HRC Blog

Australian Capital Territory Passes Marriage Equality Same-Sex Act

The Australian Capital Territory (ACT) Parliament passed a marriage equality bill by just one vote on Tuesday, making it the first jurisdiction in the country to legalize same-sex marriage.

Under the Marriage Equality Same-Sex Act, same-sex couples across Australia will be able to marry inside of the Australian Capital Territory by the end of the year. 

The bill's title was changed in the final hour from the Marriage Equality Act to the Marriage Equality Same-Sex Act, and in turn excludes individuals who do not identity as either male or female. However, transgender individuals will be able to marry under the Territory law if they cannot marry under the federal Marriage Act, according to Human Rights Law Center Director Anna Brown and Australian Marriage Equality National Director Rodney Croome.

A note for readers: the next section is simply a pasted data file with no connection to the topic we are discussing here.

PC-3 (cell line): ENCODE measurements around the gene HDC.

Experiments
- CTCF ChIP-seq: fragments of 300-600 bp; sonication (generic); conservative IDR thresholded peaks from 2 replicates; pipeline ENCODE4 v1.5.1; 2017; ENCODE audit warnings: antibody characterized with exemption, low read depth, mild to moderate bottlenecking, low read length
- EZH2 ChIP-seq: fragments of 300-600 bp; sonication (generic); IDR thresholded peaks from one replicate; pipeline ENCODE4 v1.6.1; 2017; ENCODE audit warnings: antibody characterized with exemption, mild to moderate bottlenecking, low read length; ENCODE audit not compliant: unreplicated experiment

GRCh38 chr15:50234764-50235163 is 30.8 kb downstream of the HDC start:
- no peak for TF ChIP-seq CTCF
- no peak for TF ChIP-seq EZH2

“The advice we have received confirms that, under current gender recognition laws, no transgender or intersex person will be excluded from marrying under the amendments we want to see to the ACT law,” Croome told the HRLC.

However, the national government is expected to challenge the law in the High Court.

 A majority of Australians – 52 percent – support same-sex marriage, according to Australia’s ABC.

Same-sex couples living in the ACT have been allowed to register their partnerships since 2008 and hold civil partnership ceremonies since 2009.

Fifteen countries now have marriage equality nationwide (Netherlands, Belgium, Spain, Canada, South Africa, Norway, Sweden, Portugal, Iceland, Argentina, Denmark, France, Brazil, Uruguay, and New Zealand) with one other country – Great Britain – nearly there after Queen Elizabeth gave her royal assent to marriage equality legislation approved by both houses of Parliament.

In the U.S., one-third of the population lives in a state with marriage equality.

In the U.S., one-third of the population lives in a state with marriage equality.

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